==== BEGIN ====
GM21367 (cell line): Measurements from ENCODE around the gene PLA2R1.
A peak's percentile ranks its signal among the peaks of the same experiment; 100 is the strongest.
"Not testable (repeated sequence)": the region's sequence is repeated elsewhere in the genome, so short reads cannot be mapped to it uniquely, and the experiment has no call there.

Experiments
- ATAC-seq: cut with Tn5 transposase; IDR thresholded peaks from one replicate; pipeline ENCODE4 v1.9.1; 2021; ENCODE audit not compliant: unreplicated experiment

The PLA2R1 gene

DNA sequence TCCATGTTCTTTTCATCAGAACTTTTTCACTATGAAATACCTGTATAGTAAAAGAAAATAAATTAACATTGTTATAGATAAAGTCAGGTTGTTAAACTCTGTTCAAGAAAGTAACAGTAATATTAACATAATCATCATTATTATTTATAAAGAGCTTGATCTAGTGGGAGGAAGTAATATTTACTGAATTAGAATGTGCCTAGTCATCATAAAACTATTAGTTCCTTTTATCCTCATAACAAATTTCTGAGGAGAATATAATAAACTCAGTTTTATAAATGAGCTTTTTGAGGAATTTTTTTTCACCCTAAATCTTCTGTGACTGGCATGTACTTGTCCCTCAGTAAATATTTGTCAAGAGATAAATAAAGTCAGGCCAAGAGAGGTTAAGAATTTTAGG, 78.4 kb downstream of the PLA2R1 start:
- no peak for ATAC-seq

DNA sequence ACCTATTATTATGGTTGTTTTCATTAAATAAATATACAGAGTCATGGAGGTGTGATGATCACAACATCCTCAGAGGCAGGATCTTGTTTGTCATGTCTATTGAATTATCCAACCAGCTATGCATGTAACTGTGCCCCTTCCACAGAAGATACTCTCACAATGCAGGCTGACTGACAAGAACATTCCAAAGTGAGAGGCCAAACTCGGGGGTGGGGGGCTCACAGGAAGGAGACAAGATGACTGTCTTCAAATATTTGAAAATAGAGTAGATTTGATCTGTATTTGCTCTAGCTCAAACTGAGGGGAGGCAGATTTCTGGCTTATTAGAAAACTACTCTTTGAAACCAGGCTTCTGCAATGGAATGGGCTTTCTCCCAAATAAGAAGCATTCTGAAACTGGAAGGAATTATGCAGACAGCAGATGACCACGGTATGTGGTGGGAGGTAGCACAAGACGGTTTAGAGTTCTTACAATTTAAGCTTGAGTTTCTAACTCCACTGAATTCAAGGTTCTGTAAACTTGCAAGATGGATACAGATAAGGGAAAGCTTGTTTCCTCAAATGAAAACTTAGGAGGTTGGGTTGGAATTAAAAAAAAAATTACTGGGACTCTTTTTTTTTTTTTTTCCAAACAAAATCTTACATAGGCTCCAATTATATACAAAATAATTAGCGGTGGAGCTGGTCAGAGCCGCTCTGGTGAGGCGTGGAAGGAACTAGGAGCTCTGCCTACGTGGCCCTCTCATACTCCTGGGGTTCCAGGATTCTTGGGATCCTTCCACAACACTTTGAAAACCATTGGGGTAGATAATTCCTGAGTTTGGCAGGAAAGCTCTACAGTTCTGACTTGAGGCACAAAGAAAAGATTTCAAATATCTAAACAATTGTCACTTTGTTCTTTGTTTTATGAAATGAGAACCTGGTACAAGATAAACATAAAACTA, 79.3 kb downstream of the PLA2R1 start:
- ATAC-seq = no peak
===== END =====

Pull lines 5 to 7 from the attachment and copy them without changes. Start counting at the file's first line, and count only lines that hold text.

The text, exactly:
- ATAC-seq: cut with Tn5 transposase; IDR thresholded peaks from one replicate; pipeline ENCODE4 v1.9.1; 2021; ENCODE audit not compliant: unreplicated experiment

The PLA2R1 gene

DNA sequence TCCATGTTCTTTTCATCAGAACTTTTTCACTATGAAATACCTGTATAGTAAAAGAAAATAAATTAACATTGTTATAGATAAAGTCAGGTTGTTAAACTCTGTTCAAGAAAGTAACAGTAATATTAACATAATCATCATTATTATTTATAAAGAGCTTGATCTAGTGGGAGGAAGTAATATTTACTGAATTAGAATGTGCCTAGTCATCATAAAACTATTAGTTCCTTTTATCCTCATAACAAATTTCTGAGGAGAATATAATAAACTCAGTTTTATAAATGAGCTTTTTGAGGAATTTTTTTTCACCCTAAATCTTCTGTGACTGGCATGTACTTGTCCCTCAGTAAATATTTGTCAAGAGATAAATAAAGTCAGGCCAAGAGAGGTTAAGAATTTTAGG, 78.4 kb downstream of the PLA2R1 start: